instead of allocating fresh memory every time. My point is, that the consumer
thread WILL get references to the SAME memory address sooner or later. If that
does not point to volatile data, there is no reason for the consumer to assume
that the referenced data has changed.

In practice, all this is usually not a concern, as the compiler will not create
code checking and exploiting that (although it would be allowed to). But from a
theoretical point of view, the buffer storage needs to be qualified volatile
IMHO.
If there is not, then you need to build one. Ask, say, in
comp.programming.threads about building a semaphore from whatever
atomic memory operations your system provides.
Sorry, my question was actually not about threading and synchronization (despite
volatile variables *are* actually sufficient for the synchronization necessary
in my little example). By the way, I thought comp.lang.c was the better place
for my problem than comp.programming.threads, because my problem is not related
to practical aspects of thread programming, and is also encountered in non-
threaded code.
Perhaps I can bring all my quite long emails down to the following question:

According to the language standard (not from a practical view that exploits the
weaknesses of compilation): Is it necessary or not to have each and every object
that is changed by one and read by another thread after proper synchronization
to be qualified volatile if one wants to ensure the second one also gets the new contents?

Sep 11 '08 #6
Markus <ph********@web.dewrites:
<snip>
Perhaps I can bring all my quite long emails down to the following question:

According to the language standard (not from a practical view that
exploits the weaknesses of compilation): Is it necessary or not to
have each and every object that is changed by one and read by
another thread after proper synchronization to be qualified volatile
if one wants to ensure the second one also gets the new contents?
We may be talking past each other. The C standard say nothing about
concurrency and very little about volatile. In practise the two
concepts are separate and rarely interact: volatile is not enough to
implement even the simplest concurrency control[1] and it is rarely
required by C extensions that provide concurrency.

Whatever extension you are using that provides the concurrency must do
so with some basic set of primitives. These are what you need to
use. Qualifying shared arrays as volatile is unlikely to be
required. I can't be more specific because I don't know what you are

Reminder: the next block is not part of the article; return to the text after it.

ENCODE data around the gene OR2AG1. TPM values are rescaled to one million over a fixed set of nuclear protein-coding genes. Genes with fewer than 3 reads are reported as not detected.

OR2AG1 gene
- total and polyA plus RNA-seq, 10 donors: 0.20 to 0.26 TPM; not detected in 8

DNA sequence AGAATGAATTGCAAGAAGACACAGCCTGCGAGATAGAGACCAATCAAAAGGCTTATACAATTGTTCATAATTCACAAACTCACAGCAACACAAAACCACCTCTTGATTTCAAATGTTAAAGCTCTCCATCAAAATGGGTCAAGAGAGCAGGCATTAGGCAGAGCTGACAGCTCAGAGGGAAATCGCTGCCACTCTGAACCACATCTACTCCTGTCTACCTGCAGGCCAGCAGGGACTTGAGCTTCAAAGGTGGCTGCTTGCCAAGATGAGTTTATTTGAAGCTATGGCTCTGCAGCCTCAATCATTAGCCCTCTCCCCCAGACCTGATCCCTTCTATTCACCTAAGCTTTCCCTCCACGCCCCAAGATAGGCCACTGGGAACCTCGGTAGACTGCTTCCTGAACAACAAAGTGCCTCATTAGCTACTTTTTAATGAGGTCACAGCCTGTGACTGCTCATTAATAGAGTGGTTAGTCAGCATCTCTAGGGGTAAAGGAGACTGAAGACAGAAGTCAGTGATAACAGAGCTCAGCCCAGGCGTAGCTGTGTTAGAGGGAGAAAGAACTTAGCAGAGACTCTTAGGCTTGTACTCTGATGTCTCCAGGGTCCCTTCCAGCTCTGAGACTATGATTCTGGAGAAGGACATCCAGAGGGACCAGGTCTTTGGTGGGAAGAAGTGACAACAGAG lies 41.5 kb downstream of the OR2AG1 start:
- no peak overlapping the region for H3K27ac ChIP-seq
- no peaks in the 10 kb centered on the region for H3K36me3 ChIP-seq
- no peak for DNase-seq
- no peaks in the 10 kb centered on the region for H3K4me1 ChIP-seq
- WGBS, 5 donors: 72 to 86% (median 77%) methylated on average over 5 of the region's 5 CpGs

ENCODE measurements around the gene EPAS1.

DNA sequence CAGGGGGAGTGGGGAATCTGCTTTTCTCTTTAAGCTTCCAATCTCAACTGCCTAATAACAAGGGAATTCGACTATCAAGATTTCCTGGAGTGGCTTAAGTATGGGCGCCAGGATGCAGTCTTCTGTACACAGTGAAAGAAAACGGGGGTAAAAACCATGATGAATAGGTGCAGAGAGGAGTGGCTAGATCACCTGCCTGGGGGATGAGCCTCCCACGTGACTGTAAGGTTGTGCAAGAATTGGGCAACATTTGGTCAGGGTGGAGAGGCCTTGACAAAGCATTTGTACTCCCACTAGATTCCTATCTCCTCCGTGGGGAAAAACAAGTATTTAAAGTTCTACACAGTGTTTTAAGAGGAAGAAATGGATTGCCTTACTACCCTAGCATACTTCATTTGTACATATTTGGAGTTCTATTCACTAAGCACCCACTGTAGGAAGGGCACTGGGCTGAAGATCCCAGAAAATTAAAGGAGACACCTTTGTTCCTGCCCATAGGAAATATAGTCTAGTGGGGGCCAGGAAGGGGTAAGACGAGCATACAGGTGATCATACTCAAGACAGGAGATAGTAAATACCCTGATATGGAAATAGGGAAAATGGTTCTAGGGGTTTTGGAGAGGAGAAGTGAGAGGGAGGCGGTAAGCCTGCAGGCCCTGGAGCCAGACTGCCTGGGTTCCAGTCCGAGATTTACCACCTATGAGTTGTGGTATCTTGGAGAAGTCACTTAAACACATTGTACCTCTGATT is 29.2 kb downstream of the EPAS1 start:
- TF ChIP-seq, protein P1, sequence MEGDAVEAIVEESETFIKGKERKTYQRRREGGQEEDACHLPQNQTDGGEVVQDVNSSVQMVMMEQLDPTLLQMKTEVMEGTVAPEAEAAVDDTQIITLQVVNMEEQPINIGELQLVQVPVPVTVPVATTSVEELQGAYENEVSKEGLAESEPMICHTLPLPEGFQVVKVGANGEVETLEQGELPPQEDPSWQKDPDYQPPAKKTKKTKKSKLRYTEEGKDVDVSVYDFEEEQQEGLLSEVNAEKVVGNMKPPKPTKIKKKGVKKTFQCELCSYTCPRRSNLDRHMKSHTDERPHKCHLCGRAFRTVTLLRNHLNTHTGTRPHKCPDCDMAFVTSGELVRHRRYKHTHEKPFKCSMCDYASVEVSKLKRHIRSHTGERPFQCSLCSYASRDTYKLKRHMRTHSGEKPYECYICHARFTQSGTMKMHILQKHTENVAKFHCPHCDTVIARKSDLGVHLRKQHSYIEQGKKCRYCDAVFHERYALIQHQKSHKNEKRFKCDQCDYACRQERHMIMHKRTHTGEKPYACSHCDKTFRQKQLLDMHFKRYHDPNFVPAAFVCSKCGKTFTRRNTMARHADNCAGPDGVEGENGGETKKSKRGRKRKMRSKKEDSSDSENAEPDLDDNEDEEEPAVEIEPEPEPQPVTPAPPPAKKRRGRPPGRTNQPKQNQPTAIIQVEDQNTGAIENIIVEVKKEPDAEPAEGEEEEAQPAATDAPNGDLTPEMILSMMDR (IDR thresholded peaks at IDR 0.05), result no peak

using, so I can only make general remarks.

Finally, do consider posting in comp.programming.threads. There are
helpful people there and some real experts about everything from
concurrent systems design to the lowest-level memory barrier issues.
for one thing, nothing else can be said from the point of view of
standard C (the topic here).

[1] It *may* be enough, but that would be an accident of one
particular compiler/target machine combination. Standard C guarantees
that accesses won't be optimised away, but nothing more. If standard
C ever embraces concurrency it will have to provide some sort of
guarantees about the memory model but I'd bet the house that it won't
do that via tightening the meaning of volatile -- it will most likely
borrow the work done in the C++ committee.

--
Ben.
Sep 11 '08 #7
After some discussion on comp.programming.threads, I finally found the reason of
my incomprehension: Pthreads is not only "some" library, which only provides
unified access to system calls and platform-specific assembly.

This also was what Ben Bacarisse <be********@bsb.me.ukindicated:
[...] Whatever extension you are using that provides the concurrency must do
so with some basic set of primitives. These are what you need to use. [...]
The synchronization primitives, like mutexes and so on, do not only temporal
synchronization, but also "inform" the compiler that data might have been
changed. C does not provide such a concept itself, so compiler and pthread
library must agree on how giving that hint.

Locking a mutex is therefore more than a usual function call, it has additional
semantics a "normal" C-function could not provide. This was the point I just
didn't know and took me so long to understand.
Best regards and thanks for your help,
Markus

Sep 13 '08 #8
Ben Bacarisse <be********@bsb.me.ukwrote:
>
The C standard say nothing about concurrency
"Nothing" is a bit too strong -- the C Standard does say *something*
about concurrency in the guise of signal handlers, but not very much.
If standard C ever embraces concurrency it will have to provide some
sort of guarantees about the memory model but I'd bet the house that it
won't do that via tightening the meaning of volatile -- it will most
likely borrow the work done in the C++ committee.
Thread support is a hot topic for C1X, so it's likely that the C
Standard *will* embrace concurrency in the not too distant future. And
yes, we are borrowing heavily from the work being done in C++.
--
Larry Jones

My upbringing is filled with inconsistent messages. -- Calvin
Sep 22 '08 #9